There are six “yield signs” you are likely to encounter on your journey through grief—what I call the “reconciliation needs of mourning.” For while your grief journey will be an intensely personal, unique experience, all mourners must yield to this set of basic human needs if they are to heal.
- See more at: http://www.centerforloss.com/who-are-you/someone-i-love-has-died/#sthash.ZtbfeIUQ.dpuf
Posted in grief, loss
Tagged grief, Loss
A beautiful thought for the day from Gratefulness.org. You can subscribe for free. I find it very enriching – it makes me pause and reflect for a few seconds every day.
WORD FOR THE DAY
Thursday, Jun. 20
Grief and gratitude are kindred souls, each pointing to the beauty of what is transient and given to us by grace.
Patricia Campbell Carlson
(Letter to a friend)
Mothers, hug your sons!
Then place your hand on his face and look him in the eyes and tell him you love him, and how proud you are of the person he is. Not what he has done, but who he is. Acceptance. Support. Gifts beyond price.
When will I stop listening for the gunshot on March 19? When will I be able to leave the house without asking myself, if I’d stayed home that day would he still be alive? If I’d just told him I love you that morning would it have been enough to tip the balance? Why did I hesitate that day when I so often added those words? When will I relinquish the magical thought that doing it differently this year would bring about a different outcome, and he’d re-emerge from his other dimension and join ours again? When will I be able to drive away from the house on March 19 without thinking I was causing his death over again, abandoning him again, complying with the script of history instead of fighting it, re-writing it, recreating it?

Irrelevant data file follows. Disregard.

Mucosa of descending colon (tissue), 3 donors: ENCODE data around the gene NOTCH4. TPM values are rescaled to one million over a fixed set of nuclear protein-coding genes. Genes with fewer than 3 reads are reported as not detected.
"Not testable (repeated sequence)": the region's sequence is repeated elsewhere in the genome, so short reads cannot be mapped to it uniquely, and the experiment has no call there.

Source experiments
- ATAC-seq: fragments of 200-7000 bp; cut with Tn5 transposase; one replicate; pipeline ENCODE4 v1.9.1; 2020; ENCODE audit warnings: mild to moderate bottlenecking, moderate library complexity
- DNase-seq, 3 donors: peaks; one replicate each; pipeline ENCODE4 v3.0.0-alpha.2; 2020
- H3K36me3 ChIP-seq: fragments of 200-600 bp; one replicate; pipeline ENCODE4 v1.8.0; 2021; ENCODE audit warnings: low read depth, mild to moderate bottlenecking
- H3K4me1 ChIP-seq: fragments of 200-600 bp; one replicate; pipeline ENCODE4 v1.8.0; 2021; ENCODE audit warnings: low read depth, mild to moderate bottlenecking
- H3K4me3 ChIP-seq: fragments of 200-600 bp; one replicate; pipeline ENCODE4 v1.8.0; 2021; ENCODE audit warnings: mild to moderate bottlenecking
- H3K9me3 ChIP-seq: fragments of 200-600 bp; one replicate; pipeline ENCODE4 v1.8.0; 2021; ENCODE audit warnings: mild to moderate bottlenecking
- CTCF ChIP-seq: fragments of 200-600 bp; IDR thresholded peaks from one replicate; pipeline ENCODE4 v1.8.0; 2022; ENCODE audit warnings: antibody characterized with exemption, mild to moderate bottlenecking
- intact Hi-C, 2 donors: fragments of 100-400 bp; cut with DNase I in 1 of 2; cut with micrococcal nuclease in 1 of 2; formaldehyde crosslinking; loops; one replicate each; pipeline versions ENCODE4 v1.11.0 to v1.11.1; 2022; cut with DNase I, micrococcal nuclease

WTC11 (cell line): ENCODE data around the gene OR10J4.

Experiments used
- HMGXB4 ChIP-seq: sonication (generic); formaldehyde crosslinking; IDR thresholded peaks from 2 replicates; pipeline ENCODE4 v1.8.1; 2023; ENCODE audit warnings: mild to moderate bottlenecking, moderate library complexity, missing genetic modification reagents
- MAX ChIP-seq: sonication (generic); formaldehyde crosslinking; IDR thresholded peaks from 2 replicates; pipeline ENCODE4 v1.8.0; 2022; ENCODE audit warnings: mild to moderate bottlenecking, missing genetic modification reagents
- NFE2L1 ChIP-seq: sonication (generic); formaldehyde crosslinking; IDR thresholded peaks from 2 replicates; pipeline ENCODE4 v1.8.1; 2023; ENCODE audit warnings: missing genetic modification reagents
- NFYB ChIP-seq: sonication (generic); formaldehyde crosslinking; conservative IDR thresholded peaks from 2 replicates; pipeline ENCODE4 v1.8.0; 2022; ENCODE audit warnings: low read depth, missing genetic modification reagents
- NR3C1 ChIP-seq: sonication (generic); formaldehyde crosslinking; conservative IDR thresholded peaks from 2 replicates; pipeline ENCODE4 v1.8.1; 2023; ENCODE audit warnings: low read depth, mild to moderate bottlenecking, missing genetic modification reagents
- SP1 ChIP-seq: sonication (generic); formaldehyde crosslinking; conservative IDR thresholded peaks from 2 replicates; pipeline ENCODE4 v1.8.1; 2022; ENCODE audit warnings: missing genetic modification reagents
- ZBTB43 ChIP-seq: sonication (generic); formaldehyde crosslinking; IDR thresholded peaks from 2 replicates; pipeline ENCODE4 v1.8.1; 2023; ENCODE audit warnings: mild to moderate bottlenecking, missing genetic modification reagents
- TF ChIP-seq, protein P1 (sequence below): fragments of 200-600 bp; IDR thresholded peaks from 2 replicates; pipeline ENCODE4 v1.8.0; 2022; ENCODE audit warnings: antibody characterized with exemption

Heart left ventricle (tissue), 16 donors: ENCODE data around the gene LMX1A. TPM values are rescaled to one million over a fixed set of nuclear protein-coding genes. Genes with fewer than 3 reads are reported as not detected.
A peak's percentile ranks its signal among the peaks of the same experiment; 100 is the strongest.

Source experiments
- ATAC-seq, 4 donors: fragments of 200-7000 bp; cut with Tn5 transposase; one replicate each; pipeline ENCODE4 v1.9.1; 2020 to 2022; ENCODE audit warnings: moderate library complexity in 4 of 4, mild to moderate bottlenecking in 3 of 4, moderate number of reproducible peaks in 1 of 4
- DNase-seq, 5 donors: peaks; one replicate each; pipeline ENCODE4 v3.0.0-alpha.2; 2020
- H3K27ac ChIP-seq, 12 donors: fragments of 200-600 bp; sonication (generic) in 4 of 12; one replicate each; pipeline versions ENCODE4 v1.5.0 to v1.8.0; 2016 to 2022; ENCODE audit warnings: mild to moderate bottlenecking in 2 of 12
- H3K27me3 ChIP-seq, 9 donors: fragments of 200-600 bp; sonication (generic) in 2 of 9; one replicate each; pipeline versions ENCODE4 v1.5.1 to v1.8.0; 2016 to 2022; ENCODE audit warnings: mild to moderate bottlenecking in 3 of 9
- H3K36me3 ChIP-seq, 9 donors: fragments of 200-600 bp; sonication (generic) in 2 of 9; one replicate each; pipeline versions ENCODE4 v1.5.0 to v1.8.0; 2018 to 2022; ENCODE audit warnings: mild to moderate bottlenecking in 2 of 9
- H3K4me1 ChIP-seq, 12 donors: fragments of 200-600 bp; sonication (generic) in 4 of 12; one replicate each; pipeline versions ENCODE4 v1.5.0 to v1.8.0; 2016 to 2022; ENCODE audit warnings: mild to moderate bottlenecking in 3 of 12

Like a late night re-run the morning passes and everything is old and familiar and predictable; I know the words and the actions, the schedule. And now he is heading to class. And now he is handing in his last paper. He’ll get an A. And now he’s returning home unexpectedly, instead of going to his on-campus job. And now he is gently taking down the family portrait from the kitchen wall and placing it in his back pack. He will be adding his gun to that bag soon. A gun we didn’t know he had, didn’t want to know. A gun he kept hidden from us but legal, documented, following all the rules of safety. And now he is driving to the lakefront and choosing his location. He will lie down on the levee in view of the water, out of site of the houses. He will listen to the water and the birds one last time. He will breathe in the smell of spring grass and dust, oyster shells and fish. He will turn his face to the sun and feel the warmth, closing his eyes to savor the last moments of life. Then he will turn his right shoulder towards the ground and with his right hand pressing his gun against his heart he will squeeze the trigger and muffle the shot with his body, not wanting anyone to see his wound if they walked by.